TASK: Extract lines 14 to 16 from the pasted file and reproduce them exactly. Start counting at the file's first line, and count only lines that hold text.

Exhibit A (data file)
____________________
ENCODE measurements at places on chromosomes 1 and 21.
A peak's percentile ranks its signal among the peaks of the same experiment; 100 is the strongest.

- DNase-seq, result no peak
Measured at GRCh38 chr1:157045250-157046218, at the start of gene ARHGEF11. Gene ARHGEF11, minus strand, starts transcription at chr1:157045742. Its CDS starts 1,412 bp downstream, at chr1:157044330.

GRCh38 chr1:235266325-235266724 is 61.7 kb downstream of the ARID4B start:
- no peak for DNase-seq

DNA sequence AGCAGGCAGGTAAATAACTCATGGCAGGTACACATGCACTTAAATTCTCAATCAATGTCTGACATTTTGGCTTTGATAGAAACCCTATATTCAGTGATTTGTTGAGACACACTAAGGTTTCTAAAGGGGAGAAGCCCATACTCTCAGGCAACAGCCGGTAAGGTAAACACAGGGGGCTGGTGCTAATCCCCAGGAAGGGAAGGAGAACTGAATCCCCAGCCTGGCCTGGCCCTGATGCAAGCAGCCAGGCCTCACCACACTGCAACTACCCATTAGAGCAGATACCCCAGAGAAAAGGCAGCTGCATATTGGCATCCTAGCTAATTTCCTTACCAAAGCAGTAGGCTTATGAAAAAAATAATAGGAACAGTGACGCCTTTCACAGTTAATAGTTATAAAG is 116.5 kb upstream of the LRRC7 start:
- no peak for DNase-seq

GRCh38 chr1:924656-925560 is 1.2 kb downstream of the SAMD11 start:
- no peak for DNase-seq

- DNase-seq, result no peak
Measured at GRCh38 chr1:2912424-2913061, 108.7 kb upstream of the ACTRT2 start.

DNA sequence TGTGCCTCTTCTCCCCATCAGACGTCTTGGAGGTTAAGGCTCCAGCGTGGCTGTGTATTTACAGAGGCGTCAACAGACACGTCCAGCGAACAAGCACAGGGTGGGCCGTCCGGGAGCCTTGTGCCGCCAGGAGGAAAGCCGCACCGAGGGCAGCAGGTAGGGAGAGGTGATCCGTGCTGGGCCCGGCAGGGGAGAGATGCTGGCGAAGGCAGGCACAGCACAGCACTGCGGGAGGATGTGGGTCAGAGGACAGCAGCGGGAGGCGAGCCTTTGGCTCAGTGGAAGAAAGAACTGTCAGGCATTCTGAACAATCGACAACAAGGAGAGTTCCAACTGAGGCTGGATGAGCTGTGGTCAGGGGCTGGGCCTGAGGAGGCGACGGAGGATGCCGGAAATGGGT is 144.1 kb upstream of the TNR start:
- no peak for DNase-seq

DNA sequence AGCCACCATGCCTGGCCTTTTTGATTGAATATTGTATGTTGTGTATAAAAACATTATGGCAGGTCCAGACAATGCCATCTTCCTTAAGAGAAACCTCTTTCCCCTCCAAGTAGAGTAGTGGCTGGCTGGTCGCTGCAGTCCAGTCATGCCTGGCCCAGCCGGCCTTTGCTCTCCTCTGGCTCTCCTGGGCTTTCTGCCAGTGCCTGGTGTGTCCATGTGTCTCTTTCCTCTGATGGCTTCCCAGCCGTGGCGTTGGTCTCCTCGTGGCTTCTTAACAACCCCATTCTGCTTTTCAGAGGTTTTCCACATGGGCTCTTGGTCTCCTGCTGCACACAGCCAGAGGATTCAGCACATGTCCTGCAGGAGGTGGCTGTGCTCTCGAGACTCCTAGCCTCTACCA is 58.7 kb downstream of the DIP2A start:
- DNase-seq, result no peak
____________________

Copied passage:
- no peak for DNase-seq

DNA sequence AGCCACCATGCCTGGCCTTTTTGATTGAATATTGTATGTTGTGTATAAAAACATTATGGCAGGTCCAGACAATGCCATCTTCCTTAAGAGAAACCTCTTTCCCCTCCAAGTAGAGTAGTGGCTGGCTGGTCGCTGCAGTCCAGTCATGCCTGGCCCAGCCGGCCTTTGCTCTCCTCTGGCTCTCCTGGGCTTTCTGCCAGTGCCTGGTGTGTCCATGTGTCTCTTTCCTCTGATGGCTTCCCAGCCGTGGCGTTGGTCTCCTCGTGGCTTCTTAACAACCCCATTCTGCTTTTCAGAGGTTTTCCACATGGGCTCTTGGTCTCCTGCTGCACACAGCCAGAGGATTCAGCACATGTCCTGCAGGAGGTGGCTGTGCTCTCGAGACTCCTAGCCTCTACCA is 58.7 kb downstream of the DIP2A start:
- DNase-seq, result no peak